Of course, Feste still enjoys poking fun at the arrogant and
pretentious. He sings to the humiliated Malvolio, perhaps in reference
to Malvolio’s reference to himself in III.iv as “a nightingale,” “Hey
Robin, jolly Robin / Tell me how thy lady does.” The thick sarcasm
pervades this five line song, serving only to further humiliate and
further enrage Malvolio. Malvolio, who earlier accused Andrew, Toby,
and Feste of madness because they were jolly now finds himself indirectly
called mad. “Thy lady” is not his lady at all, though he believes she
is; neither is she unkind, but rather frightened of Malvolio’s behavior.
And why is the lady “unkind”? It is because “she loves another” (lady).
Feste follows this song with one that compares Malvolio to the devil and
Feste to the dagger-wielding, nail-clipping Vice. It is not difficult to
picture Feste lightly envisioning himself as a conqueror of darkness,
hatred, and ill-will, manifest is the form of Malvolio. With words for
daggers, Feste attacks Malvolio in the darkness, at last bidding him,
“Adieu, goodman devil.” Feste words completely reverse the image
Malvolio had of his own identity, and Malvolio can do little but hope to
seek revenge the pranksters who humiliated him.
In Act V, several characters refer unknowingly to Feste’s love-song
from Act II. Just after the priest fulfills Feste’s prophesy “Journeys
end in lovers meeting,” declares he has “toward [his] grave /
...travell’d but two hours,” the Duke, reminiscent of the clown’s “Trip
no further,” suggests to Viola that “Thine own trip [i.e. attempt to trap
another] shall be thine overthrow.” Viola, as well as Olivia, need trip
no further. Soon after, Sebastian addresses Olivia as “sweet one,” near
equivalent to Feste’s “sweeting,” or “sweet thing.” When all but Feste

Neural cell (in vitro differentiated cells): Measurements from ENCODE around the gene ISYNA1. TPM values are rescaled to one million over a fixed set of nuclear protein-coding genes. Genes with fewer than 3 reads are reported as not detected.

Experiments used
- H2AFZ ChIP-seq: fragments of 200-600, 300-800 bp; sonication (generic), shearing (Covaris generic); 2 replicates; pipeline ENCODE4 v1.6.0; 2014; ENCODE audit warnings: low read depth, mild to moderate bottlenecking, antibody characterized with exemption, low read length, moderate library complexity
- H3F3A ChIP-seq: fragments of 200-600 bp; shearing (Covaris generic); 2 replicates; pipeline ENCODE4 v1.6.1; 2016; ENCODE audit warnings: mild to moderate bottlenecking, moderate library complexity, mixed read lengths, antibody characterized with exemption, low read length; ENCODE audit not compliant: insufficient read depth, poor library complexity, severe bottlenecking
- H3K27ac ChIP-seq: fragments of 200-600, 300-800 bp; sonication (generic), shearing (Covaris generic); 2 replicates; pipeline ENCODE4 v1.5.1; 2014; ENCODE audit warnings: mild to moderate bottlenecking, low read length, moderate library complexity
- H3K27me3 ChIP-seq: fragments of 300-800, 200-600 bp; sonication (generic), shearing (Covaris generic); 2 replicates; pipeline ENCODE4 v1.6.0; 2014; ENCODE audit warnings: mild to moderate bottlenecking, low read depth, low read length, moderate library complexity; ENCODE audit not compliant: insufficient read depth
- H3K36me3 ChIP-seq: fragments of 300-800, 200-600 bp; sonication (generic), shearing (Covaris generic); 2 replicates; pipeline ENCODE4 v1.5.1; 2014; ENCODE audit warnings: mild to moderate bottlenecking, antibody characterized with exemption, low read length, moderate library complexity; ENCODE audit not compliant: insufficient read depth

depart, he alone on stage addresses the audience.
He compresses the action of the play into autobiography, as if to
allow the audience to relate better to it and him. “When that I was and
a little tine boy,” he begins. “A foolish thing was but a toy.” Feste
perhaps suggests tat in the early stages of the play, a “foolish thing”
such as the prank of Malvolio or Viola’s disguise, was not a serious
matter. “But when I came to man’s estate,” when the play developed
further with the introduction of Andrew and Toby who speak explicitly of
their “estate, “’Gainst knaves and thieves men shut their gate.” The
knaves could be Feste himself, Andrew, and Toby, and probably Viola, who
had trouble with Orsino’s closed-mind and Olivia’s closed gate. “But
when I came alas to wive,” i.e. in Act V, when marriages began to be
arranged, “by swaggering could I never thrive.” This quatrain seems to
replace or rectify the opening lines of the play, which describe the
Duke’s dabbling, if not voracious, notion of love. “But when I came unto
my beds,” may refer to the very end of the play, when the audience and
Feste prepare to leave. The “toss-pots”, the drunkards, signifies both
the inebriated Sir Toby, and maybe even the drunks in the audience who
are nearly as drunk at the close of the play as they were at the outset,
perhaps even more so. The final stanza, “A great while ago the world
begun, ,/ With hey ho, etc. / But that’s all one, our play is done, / And
we’ll strive to please you every day” and whether “the world” is the
world of the play or the off-stage world is “all one.” Feste’s gracious
“thank you” in the closing line ends the play, and serves as his last
opportunity to blend love— his love for the audience and the stage — into
song.